- Isolation. You stop having social contact and tend to isolate yourself at home or take refuge in new technologies. You may come to think that since no one understands your situation, it is not worth discussing it or explaining it. You stop enjoying activities you used to enjoy.
- Hypervigilance. This is a state of heightened sensory sensitivity that is often accompanied by an exaggeration in the intensity of your reactions. This is a heightened state of alertness designed to protect you from danger, which makes you more irritable than usual.
- Sleep problems. You find it difficult to sleep or you sleep too much.
- Crying. You cry because of different situations and frequently, either because something happened, or for no apparent reason.
- Avoidance and/or obsession. You either avoid anything related to the source of distress or you turn and focus on it obsessively.
How to prevent compassion fatigue
Prevention is always the best option before we start to notice the symptoms that something is not working as well as it should.
On a personal level, it is necessary to learn a series of skills to improve our ability to adapt to the emotional demands of the profession and to learn to integrate them into our daily lives. It will also help us to master client communication and conflict resolution, something that unfortunately you aren’t taught during your degree.
The AVMA (American Veterinary Medical Association) advocates that we should practice these rules of self-care to alleviate compassion fatigue:
- Focus on building your resilience with adequate sleep, good nutrition, regular physical activity or active relaxation such as yoga or meditation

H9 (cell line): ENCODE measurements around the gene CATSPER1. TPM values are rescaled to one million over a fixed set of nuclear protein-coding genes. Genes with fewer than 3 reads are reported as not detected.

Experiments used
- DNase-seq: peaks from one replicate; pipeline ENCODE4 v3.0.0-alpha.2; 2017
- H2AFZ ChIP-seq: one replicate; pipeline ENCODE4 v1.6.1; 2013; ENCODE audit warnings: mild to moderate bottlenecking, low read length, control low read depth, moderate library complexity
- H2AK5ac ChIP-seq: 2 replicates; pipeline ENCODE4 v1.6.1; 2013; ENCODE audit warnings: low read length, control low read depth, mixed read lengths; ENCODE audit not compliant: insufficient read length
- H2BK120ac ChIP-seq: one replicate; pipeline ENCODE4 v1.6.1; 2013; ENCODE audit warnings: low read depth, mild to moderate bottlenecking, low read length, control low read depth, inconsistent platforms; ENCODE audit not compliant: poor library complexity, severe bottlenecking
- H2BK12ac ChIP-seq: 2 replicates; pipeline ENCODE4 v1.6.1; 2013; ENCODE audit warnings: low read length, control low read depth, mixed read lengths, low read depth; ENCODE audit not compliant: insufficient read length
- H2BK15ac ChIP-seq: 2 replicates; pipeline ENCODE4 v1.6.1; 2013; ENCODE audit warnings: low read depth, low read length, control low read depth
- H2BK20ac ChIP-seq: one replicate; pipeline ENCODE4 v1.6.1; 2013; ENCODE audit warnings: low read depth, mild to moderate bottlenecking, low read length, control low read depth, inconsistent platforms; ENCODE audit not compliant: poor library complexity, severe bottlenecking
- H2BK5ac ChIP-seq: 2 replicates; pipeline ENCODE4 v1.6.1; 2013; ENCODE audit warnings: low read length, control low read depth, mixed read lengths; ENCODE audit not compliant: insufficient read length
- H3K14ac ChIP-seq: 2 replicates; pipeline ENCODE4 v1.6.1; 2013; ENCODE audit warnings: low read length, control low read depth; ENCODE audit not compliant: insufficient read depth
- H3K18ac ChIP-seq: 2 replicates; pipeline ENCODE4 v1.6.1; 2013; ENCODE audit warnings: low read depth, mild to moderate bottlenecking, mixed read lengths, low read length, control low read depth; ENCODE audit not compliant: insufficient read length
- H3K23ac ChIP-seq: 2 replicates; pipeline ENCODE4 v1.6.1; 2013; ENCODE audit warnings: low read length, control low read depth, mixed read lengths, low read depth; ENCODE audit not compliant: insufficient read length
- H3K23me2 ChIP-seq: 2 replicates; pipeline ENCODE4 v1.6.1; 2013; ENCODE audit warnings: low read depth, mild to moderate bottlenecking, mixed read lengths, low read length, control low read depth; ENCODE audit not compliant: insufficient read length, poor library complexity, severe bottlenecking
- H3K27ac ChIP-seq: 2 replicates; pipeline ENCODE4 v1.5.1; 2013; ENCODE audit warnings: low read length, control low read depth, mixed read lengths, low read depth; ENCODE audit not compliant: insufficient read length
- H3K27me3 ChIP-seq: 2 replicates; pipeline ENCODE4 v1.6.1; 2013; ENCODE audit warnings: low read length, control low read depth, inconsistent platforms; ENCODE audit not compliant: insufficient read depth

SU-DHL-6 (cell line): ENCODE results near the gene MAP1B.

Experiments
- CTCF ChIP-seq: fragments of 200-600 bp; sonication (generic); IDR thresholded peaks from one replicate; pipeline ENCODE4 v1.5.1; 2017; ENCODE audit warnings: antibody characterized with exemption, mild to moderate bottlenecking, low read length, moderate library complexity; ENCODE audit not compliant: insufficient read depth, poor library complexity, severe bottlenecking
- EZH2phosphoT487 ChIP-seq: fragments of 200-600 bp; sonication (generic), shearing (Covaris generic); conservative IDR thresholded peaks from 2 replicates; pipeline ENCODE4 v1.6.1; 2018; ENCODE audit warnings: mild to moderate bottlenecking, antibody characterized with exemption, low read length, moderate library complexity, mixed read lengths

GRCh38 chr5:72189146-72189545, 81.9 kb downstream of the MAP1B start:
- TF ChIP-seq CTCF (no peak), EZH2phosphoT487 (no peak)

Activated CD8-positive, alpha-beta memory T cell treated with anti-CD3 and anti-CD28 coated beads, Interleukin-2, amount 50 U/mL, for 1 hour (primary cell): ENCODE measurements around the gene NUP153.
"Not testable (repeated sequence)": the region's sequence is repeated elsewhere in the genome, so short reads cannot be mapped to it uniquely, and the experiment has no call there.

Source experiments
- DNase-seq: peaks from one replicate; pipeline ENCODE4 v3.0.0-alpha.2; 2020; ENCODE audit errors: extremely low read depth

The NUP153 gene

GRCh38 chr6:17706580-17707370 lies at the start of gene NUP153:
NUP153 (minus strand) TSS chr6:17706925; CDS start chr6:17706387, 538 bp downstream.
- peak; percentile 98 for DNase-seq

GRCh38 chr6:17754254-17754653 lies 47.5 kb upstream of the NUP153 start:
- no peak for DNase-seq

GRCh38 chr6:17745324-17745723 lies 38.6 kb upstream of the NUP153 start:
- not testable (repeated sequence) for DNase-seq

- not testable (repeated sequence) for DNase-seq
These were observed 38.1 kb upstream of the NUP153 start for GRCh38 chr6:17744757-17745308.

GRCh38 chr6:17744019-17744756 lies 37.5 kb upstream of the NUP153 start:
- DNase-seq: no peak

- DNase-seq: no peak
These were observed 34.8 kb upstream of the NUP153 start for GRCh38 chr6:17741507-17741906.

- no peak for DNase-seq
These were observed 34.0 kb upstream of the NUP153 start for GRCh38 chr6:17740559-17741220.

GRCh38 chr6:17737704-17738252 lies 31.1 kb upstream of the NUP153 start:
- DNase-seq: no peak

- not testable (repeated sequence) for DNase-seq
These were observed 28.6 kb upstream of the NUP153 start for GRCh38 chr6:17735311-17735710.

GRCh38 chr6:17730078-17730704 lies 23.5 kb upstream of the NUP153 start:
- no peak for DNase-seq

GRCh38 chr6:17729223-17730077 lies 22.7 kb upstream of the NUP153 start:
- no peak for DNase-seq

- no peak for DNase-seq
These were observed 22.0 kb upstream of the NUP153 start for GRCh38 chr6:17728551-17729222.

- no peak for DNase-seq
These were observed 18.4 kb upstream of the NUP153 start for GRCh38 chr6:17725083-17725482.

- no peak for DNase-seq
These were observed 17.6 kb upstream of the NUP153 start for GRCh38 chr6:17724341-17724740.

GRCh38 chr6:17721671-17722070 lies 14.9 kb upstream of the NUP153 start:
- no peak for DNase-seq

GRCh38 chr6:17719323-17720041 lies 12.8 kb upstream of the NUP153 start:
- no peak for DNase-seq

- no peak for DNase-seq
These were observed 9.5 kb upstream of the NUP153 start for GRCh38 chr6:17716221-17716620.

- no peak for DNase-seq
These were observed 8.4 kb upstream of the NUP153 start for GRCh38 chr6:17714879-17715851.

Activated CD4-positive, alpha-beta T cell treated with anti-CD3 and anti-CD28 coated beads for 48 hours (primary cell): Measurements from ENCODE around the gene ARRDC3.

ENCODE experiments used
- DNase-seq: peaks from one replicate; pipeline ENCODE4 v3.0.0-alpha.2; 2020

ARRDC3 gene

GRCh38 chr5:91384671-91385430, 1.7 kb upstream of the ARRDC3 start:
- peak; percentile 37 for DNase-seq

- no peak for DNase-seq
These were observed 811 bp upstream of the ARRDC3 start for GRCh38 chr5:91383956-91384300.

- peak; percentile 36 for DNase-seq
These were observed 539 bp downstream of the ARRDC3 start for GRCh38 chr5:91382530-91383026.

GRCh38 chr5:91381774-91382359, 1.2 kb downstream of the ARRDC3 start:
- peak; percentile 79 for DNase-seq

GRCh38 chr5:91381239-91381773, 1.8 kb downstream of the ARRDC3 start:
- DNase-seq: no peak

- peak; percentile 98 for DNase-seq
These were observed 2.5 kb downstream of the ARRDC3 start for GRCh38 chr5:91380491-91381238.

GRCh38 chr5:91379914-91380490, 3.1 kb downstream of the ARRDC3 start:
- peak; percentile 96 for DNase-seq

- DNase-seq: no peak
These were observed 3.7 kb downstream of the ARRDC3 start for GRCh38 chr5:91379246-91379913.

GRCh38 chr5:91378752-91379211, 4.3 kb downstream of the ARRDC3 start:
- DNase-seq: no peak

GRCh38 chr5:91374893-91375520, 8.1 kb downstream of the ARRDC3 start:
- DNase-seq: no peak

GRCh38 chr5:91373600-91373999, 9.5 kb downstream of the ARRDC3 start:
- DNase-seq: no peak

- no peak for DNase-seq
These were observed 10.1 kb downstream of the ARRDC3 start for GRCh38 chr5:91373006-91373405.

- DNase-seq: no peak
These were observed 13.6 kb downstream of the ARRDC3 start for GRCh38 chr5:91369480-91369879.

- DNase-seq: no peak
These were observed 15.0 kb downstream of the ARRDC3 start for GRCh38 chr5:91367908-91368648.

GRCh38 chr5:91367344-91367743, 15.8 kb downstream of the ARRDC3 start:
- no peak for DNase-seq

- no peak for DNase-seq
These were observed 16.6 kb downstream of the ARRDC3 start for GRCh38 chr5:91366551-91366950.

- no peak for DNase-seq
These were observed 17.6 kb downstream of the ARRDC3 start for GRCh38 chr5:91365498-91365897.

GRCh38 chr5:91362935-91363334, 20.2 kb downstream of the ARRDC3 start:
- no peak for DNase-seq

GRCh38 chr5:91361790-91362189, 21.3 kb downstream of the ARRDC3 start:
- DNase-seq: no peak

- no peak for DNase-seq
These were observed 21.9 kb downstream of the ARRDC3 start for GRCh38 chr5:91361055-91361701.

- Take time to be alone with yourself.
- Engage in meditation and/or mindfulness-based stress reduction.
- Engage with co-workers to celebrate successes and mourn sorrows as a group.
- Connect with other colleagues, either in person or through online discussions, for shared support that can remind you that you aren’t alone.
- Practice “expressive writing.” Strand advises journaling for 15-20 minutes every day about what stressed you out that day.
- Practice your spiritual beliefs.
- Complete basic hygiene tasks every day, such as combing/brushing your hair and changing into and out of work clothes.
- Wash up before you leave work – even just your hands and face. Think of it as a symbolic ‘washing away’ of the hardness of the day.
It is also important to set limits on the time spent at work and learn to really switch off with friends or colleagues and not talk about medical cases outside of working hours.
As Dr Luis Feo said in the interview published in VetVoices, practicing a sport (or a hobby) that requires concentration is an ideal way to give yourself a break.
Your body is as important as your mind: favour time for sleep (8 hours minimum), aim to eat a balanced diet by taking time to savour your food and learn to relax your body and mind. In the Vet Yogi section, you will find yoga, breathing and meditation exercises tailored to the veterinary sector.
If you think you may be starting to suffer from the symptoms of compassion fatigue, you should consider seeking professional aid to give you the tools you need to help you cope with the emotional demands of your profession.
- Burn-out and compassion fatigue. Vetbonds. AVEPA (Asociación de Veterinarios Especialistas en Pequeños Animales)
- Work and compassion fatigue. AVMA (American Veterinary Medical Association)
- Compassion fatigue: the price of caring. Deborah A.Boyle. Elsevier